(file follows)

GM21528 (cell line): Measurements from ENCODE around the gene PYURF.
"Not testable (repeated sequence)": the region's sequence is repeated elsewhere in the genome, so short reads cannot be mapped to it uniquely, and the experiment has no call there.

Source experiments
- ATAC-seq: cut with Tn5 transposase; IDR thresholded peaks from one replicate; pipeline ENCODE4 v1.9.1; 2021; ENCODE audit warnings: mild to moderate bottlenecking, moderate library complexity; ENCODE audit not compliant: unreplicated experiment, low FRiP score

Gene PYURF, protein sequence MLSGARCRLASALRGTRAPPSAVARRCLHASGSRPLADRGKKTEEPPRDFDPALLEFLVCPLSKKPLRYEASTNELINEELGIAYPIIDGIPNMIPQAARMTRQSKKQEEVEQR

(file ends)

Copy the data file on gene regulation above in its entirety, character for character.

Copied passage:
GM21528 (cell line): Measurements from ENCODE around the gene PYURF.
"Not testable (repeated sequence)": the region's sequence is repeated elsewhere in the genome, so short reads cannot be mapped to it uniquely, and the experiment has no call there.

Source experiments
- ATAC-seq: cut with Tn5 transposase; IDR thresholded peaks from one replicate; pipeline ENCODE4 v1.9.1; 2021; ENCODE audit warnings: mild to moderate bottlenecking, moderate library complexity; ENCODE audit not compliant: unreplicated experiment, low FRiP score

Gene PYURF, protein sequence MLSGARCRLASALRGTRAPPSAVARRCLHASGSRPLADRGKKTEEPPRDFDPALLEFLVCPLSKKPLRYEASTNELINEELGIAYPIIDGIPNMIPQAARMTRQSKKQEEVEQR